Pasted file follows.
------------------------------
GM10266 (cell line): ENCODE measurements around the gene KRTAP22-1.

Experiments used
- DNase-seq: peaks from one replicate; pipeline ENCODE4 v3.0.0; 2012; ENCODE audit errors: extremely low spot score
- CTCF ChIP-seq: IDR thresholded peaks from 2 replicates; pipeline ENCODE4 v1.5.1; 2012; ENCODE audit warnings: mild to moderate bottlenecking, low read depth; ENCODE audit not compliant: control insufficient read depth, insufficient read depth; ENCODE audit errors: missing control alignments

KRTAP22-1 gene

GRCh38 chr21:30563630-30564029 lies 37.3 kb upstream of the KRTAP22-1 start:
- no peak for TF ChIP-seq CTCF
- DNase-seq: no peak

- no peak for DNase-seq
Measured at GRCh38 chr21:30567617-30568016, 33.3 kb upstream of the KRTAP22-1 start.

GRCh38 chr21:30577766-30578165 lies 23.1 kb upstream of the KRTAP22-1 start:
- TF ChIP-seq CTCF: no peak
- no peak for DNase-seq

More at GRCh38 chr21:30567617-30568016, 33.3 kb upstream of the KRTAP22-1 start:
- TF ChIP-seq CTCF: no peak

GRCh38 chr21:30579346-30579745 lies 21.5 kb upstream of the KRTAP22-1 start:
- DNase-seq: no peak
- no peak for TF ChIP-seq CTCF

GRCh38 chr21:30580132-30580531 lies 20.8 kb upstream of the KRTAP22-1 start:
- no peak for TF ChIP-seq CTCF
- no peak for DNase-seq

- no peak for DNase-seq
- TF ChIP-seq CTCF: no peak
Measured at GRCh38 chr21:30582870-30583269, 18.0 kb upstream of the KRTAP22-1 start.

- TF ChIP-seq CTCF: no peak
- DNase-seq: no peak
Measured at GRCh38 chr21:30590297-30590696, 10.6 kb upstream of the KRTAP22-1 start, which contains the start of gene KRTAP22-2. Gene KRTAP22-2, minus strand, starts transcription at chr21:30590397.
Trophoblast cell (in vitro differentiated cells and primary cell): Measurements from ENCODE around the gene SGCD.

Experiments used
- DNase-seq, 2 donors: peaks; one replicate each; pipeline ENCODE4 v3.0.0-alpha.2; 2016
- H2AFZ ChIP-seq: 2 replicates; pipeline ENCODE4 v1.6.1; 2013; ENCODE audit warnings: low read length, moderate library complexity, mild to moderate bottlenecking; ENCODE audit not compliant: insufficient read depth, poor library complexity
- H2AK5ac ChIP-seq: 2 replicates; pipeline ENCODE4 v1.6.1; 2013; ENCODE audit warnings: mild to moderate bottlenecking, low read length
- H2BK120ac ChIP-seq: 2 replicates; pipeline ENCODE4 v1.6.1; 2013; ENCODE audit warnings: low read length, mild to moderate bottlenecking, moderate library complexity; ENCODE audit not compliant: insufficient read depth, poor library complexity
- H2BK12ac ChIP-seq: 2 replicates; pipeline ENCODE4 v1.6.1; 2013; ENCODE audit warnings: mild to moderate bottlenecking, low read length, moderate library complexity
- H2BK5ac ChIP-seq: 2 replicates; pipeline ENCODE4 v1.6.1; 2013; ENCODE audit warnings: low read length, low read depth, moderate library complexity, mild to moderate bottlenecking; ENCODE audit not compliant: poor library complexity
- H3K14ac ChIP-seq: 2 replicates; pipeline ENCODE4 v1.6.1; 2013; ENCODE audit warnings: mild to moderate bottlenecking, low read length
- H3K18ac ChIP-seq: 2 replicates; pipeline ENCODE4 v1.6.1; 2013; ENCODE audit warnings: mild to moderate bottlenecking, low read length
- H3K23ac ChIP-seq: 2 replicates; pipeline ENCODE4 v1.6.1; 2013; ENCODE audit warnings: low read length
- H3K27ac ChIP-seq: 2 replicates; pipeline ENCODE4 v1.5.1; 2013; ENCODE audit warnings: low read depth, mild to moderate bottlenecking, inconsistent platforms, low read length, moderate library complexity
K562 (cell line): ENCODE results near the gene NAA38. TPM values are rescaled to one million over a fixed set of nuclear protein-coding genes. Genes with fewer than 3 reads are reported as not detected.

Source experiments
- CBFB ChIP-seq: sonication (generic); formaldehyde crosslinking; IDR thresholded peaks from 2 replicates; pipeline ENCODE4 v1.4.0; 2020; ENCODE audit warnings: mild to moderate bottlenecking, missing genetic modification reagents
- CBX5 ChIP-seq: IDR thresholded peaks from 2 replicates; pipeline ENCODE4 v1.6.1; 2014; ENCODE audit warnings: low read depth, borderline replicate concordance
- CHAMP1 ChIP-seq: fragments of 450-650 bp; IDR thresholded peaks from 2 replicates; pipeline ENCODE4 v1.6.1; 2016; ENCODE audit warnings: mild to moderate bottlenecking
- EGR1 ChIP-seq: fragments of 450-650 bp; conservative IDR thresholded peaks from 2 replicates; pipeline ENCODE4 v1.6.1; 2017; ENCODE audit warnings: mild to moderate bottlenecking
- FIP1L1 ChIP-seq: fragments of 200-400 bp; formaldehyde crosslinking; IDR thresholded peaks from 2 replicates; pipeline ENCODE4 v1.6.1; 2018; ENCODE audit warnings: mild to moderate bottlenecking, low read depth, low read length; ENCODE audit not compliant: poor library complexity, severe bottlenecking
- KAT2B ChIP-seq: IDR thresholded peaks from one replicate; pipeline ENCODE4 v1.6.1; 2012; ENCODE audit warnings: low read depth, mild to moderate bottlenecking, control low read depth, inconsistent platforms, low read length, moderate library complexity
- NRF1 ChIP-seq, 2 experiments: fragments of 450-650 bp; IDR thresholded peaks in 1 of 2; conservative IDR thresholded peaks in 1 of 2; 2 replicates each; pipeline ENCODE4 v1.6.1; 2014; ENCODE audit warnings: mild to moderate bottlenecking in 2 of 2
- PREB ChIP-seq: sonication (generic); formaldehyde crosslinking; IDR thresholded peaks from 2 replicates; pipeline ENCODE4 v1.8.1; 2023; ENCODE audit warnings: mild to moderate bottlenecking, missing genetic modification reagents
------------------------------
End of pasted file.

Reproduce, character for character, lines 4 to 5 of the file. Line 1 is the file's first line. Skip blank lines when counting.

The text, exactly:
- CTCF ChIP-seq: IDR thresholded peaks from 2 replicates; pipeline ENCODE4 v1.5.1; 2012; ENCODE audit warnings: mild to moderate bottlenecking, low read depth; ENCODE audit not compliant: control insufficient read depth, insufficient read depth; ENCODE audit errors: missing control alignments

KRTAP22-1 gene